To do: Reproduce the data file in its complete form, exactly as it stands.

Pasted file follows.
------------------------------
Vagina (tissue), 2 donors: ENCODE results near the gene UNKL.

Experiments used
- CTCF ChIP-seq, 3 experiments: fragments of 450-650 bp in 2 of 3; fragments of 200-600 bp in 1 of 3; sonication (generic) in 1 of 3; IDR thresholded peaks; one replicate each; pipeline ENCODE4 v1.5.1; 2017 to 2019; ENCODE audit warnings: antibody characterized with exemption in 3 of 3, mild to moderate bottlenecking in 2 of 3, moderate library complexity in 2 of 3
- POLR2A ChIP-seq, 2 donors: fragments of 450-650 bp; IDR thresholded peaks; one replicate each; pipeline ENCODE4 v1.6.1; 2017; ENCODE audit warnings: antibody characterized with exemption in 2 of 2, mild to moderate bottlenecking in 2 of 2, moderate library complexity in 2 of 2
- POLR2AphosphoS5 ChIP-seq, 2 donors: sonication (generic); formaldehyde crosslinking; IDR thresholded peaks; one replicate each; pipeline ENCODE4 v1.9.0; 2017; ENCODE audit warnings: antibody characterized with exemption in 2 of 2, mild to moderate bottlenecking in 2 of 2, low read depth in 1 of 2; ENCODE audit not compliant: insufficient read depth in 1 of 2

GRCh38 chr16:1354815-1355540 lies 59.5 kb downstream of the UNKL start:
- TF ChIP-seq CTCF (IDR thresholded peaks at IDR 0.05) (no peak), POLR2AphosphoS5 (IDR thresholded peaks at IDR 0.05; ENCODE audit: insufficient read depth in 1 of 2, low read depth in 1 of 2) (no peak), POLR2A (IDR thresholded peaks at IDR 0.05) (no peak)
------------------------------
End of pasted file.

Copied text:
Vagina (tissue), 2 donors: ENCODE results near the gene UNKL.

Experiments used
- CTCF ChIP-seq, 3 experiments: fragments of 450-650 bp in 2 of 3; fragments of 200-600 bp in 1 of 3; sonication (generic) in 1 of 3; IDR thresholded peaks; one replicate each; pipeline ENCODE4 v1.5.1; 2017 to 2019; ENCODE audit warnings: antibody characterized with exemption in 3 of 3, mild to moderate bottlenecking in 2 of 3, moderate library complexity in 2 of 3
- POLR2A ChIP-seq, 2 donors: fragments of 450-650 bp; IDR thresholded peaks; one replicate each; pipeline ENCODE4 v1.6.1; 2017; ENCODE audit warnings: antibody characterized with exemption in 2 of 2, mild to moderate bottlenecking in 2 of 2, moderate library complexity in 2 of 2
- POLR2AphosphoS5 ChIP-seq, 2 donors: sonication (generic); formaldehyde crosslinking; IDR thresholded peaks; one replicate each; pipeline ENCODE4 v1.9.0; 2017; ENCODE audit warnings: antibody characterized with exemption in 2 of 2, mild to moderate bottlenecking in 2 of 2, low read depth in 1 of 2; ENCODE audit not compliant: insufficient read depth in 1 of 2

GRCh38 chr16:1354815-1355540 lies 59.5 kb downstream of the UNKL start:
- TF ChIP-seq CTCF (IDR thresholded peaks at IDR 0.05) (no peak), POLR2AphosphoS5 (IDR thresholded peaks at IDR 0.05; ENCODE audit: insufficient read depth in 1 of 2, low read depth in 1 of 2) (no peak), POLR2A (IDR thresholded peaks at IDR 0.05) (no peak)